Author: Yang Na (杨娜) – Deputy Director of the Centre for European Studies, Nankai University
Background: Academic. Focus: Europe and global governance. PhD Nankai University (2010).
Published: February 2023
Source: People's Tribune
“The future development of the EU's strategic autonomy may be constrained by the lack of power of its key member states, the instability in its neighbourhood and the restrictions imposed by the US’s establishment of a Western technological alliance. However, its specific attributes and resilience determine that the EU remains an important global actor and will continue to play a key role in global governance and world affairs.”
EU strategic autonomy (prospects):
Power disparity: The EU’s global power is waning and has been since the 2008 financial crisis. The growing disparity in economic, military and technological power with the US is threatening to further increase the EU's dependence on Washington.
Internal divisions: The split between CEE countries on the one hand and Germany and France on the other has widened on a number of foreign-policy-related issues.
Security and defence: The war in Ukraine has increased the EU’s dependence on the US/NATO. Short-term prospects remain particularly unpromising. France alone will not be able to push the EU’s defence autonomy forward. Germany fears antagonising the US, while other member states prefer to rely on NATO or may not want to cede more sovereignty to Brussels.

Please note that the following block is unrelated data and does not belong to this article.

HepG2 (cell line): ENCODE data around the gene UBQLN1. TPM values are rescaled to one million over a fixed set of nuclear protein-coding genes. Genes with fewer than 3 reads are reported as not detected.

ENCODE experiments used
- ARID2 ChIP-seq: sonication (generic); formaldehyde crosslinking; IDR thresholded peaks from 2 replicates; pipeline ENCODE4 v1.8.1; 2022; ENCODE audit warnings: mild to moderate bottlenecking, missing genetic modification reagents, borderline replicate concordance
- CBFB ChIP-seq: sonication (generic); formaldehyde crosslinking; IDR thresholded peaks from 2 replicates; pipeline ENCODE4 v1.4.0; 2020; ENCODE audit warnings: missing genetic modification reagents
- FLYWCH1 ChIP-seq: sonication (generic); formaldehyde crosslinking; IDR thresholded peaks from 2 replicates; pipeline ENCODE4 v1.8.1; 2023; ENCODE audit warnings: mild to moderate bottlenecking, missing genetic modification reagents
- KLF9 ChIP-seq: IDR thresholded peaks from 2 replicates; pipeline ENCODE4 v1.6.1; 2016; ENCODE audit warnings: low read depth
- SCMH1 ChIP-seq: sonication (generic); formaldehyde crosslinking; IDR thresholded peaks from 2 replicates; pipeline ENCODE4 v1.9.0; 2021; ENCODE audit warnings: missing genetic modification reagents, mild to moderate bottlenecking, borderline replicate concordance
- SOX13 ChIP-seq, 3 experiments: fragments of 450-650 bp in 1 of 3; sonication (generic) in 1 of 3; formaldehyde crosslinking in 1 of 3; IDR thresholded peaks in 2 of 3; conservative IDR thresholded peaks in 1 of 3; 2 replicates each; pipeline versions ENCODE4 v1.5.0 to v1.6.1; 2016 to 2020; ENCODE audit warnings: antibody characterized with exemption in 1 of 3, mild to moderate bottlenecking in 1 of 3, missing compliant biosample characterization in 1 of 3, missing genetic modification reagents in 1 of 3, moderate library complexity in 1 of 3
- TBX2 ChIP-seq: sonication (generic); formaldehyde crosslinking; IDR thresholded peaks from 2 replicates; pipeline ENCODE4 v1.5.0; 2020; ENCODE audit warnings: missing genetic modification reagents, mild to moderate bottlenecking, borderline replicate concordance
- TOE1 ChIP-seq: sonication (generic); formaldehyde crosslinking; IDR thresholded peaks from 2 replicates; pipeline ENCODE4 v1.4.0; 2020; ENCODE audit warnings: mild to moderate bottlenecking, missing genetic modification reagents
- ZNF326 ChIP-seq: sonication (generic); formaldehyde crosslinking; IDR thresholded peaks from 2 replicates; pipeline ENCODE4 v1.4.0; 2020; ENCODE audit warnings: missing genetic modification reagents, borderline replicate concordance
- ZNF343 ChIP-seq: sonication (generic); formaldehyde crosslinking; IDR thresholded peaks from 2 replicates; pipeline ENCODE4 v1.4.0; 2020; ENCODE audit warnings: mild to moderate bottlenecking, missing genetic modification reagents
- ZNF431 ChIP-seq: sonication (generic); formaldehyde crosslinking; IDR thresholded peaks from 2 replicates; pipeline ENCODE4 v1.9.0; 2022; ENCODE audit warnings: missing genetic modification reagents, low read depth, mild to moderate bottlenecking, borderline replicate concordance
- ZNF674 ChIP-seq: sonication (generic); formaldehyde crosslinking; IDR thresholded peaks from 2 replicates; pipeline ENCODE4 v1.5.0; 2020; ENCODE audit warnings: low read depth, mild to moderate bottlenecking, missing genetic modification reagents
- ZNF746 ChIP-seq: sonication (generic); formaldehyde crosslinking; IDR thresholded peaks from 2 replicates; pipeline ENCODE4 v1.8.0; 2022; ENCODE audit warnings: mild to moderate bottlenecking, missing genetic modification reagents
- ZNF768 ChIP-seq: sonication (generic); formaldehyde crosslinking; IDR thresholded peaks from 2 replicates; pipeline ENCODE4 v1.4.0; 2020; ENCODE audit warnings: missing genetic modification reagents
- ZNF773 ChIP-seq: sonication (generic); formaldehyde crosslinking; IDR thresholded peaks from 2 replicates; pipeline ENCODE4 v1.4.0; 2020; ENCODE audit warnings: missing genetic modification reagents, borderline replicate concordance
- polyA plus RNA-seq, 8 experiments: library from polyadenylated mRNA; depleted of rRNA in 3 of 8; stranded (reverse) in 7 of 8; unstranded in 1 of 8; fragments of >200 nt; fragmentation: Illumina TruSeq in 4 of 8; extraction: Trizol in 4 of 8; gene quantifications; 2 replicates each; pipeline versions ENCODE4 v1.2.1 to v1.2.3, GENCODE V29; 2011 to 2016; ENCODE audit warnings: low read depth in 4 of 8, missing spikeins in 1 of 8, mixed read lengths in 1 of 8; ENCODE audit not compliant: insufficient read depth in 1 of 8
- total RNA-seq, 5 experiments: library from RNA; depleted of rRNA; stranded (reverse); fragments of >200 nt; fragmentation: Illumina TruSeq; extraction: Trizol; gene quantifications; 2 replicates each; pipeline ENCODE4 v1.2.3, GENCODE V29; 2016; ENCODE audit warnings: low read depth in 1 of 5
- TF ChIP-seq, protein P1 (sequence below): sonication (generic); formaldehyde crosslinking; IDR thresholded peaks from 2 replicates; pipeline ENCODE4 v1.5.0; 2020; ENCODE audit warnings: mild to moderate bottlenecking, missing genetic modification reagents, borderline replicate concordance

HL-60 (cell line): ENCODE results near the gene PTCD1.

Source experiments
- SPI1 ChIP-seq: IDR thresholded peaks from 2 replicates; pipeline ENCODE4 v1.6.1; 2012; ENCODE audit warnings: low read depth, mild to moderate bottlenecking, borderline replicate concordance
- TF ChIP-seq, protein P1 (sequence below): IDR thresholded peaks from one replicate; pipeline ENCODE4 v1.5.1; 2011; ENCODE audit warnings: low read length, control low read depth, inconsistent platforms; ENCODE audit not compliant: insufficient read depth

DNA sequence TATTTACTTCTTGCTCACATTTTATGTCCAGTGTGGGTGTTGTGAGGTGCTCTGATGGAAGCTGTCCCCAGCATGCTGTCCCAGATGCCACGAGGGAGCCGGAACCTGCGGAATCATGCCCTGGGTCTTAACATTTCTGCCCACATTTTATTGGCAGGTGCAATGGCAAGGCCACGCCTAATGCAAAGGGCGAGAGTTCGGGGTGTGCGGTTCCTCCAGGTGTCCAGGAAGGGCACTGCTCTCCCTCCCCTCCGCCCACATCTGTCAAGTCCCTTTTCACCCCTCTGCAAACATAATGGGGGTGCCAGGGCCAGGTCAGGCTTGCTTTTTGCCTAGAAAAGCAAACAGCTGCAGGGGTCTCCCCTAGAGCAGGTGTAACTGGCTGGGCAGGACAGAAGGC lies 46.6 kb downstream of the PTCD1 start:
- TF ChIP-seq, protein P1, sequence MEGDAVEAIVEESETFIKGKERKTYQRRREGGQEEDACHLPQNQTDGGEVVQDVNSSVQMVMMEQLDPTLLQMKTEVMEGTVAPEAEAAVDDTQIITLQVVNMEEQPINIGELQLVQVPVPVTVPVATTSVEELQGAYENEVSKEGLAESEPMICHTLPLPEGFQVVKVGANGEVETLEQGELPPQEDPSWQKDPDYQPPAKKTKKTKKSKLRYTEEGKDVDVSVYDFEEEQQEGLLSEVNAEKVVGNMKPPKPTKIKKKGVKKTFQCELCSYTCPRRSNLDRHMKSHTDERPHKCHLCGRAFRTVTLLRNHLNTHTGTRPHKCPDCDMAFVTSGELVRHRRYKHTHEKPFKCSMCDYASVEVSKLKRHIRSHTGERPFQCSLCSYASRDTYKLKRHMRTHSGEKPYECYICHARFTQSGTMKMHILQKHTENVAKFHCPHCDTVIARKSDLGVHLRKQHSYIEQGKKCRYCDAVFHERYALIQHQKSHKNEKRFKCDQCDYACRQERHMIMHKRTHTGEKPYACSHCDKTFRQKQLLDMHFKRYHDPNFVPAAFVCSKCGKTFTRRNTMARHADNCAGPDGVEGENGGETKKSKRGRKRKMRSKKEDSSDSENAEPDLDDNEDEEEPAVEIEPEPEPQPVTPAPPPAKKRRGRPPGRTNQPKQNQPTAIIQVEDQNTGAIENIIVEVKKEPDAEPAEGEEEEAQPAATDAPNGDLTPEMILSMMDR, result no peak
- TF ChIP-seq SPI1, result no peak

Science and technology: The EU-US Trade and Technology Council and other US-led tech alliances across the world are not only severely constraining the EU’s technological autonomy but also forcing it to side with the US in its tech war with China.
Transatlantic fissures: Distrust of Washington remains.
The EU’s quest for strategic autonomy continues:
Quote 1: “In its external relations, and despite the aforementioned challenges to its pursuit of strategic autonomy, the EU possesses exceptional integrative powers and adaptability. It [now] combines normative soft power with hard power and, without undermining its special relationship with the United States, is developing a global strategy distinct from that of the United States, based on its own interests and viewpoints. It is continuing to act as a leader in specific areas of global governance, as a “balancer” [平衡者] in the context of great power relations and as a stabiliser of regional events.”
Quote 2: “In the current international context, the EU is trying hard to step out of the confines of strategic competition between the major powers and to avoid, as far as possible, making either/or choices [非此即彼的抉择]. However, on certain important or topical issues, being tied to the US has meant being forced to face the dilemma over which side to choose. Policies towards China are [now] the focus of transatlantic relations. [However,] the EU is committed to developing a policy towards China that is different from that of the United States, from the standpoint of safeguarding its overall security and economic interests.”